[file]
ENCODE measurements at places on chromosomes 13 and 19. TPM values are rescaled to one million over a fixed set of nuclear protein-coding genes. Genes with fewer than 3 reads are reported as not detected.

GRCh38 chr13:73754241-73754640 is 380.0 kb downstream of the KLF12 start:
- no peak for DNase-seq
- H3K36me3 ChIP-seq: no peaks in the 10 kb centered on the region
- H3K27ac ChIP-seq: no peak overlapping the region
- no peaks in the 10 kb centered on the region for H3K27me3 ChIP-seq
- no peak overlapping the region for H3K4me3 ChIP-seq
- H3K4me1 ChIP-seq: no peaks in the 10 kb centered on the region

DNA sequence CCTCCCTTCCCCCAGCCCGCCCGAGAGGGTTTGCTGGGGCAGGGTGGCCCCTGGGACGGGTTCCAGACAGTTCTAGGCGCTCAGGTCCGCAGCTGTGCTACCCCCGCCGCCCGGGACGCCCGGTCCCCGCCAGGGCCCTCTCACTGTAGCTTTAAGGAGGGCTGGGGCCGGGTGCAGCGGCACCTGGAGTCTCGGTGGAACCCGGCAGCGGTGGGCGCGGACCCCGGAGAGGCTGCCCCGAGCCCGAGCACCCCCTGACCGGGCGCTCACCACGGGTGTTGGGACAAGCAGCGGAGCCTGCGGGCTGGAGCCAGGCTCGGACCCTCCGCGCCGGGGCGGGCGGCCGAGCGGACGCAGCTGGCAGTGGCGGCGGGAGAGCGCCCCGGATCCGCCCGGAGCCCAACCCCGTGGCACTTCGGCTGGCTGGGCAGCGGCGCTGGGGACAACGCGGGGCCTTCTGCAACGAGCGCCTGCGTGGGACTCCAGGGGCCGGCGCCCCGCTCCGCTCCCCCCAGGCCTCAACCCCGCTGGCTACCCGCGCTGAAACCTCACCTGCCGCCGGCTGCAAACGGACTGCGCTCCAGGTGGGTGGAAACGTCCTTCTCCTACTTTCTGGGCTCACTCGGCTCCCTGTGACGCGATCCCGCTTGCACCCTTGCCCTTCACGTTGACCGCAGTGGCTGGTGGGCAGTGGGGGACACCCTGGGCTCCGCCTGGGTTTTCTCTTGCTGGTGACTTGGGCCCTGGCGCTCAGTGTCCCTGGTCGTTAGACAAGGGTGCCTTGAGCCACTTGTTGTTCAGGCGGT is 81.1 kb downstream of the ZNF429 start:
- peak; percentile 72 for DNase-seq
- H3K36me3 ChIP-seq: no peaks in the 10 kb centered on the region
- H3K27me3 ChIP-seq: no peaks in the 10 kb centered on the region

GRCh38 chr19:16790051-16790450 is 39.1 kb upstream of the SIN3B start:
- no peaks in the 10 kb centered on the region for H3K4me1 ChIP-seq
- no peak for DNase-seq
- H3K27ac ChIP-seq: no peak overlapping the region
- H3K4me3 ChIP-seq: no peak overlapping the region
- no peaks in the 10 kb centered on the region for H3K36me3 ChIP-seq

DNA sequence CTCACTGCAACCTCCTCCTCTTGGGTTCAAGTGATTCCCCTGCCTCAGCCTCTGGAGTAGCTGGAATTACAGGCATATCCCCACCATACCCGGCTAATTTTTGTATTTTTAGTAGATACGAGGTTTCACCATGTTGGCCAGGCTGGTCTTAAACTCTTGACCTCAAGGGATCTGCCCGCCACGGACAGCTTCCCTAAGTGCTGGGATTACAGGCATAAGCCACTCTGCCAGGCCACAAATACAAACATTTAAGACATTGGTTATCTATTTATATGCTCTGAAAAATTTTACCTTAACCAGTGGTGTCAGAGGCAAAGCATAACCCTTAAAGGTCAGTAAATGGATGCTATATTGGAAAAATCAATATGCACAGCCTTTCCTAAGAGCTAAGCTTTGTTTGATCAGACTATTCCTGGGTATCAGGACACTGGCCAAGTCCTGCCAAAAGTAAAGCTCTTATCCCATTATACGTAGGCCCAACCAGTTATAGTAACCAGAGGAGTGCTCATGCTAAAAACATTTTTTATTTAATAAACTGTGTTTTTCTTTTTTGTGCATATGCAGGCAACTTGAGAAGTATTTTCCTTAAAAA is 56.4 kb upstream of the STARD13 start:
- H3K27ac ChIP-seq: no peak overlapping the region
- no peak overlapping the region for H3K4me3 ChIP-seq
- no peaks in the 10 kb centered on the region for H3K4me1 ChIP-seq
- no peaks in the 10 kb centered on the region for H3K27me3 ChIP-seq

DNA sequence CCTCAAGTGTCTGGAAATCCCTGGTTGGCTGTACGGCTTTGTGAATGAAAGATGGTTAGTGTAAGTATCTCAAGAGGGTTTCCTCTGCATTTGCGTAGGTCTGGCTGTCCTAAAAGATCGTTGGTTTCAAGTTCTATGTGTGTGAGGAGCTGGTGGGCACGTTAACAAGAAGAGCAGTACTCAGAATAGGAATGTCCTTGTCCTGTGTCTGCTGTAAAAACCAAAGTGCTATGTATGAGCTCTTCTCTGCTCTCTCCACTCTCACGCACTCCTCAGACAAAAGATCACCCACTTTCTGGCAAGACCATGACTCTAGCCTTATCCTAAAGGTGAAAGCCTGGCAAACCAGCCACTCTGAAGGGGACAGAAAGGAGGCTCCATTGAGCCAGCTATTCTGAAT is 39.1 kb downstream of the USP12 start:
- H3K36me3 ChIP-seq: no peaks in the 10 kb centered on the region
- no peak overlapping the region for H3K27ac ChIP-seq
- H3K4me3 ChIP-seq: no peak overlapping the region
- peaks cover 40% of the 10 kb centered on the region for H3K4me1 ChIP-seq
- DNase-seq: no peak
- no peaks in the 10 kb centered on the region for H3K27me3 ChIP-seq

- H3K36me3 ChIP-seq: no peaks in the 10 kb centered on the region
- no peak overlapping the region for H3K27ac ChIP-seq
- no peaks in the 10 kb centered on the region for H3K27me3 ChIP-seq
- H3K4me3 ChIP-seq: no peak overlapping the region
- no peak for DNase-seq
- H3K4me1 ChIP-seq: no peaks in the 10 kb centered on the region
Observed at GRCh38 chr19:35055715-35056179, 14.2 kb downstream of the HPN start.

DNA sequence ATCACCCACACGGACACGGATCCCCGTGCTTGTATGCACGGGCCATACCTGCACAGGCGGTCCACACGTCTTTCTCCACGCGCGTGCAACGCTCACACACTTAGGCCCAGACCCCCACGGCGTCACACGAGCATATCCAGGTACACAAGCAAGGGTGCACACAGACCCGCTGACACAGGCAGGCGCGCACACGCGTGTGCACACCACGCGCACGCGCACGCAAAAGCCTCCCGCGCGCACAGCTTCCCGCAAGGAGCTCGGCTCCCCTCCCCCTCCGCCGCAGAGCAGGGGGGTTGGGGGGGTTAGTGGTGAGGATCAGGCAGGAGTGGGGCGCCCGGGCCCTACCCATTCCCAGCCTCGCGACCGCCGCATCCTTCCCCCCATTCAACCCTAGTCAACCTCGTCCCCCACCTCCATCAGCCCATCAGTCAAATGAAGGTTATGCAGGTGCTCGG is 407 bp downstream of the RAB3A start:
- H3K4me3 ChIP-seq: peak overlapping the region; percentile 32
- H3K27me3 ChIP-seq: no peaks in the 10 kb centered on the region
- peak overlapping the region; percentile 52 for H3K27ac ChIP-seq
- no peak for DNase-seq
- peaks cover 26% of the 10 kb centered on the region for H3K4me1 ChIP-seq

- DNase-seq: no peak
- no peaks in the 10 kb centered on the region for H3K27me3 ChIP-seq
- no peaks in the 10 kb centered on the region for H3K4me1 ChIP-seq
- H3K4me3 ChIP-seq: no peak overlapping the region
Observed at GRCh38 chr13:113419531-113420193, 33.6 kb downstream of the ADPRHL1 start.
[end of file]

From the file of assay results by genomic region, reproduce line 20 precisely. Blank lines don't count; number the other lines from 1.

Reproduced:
- H3K27ac ChIP-seq: no peak overlapping the region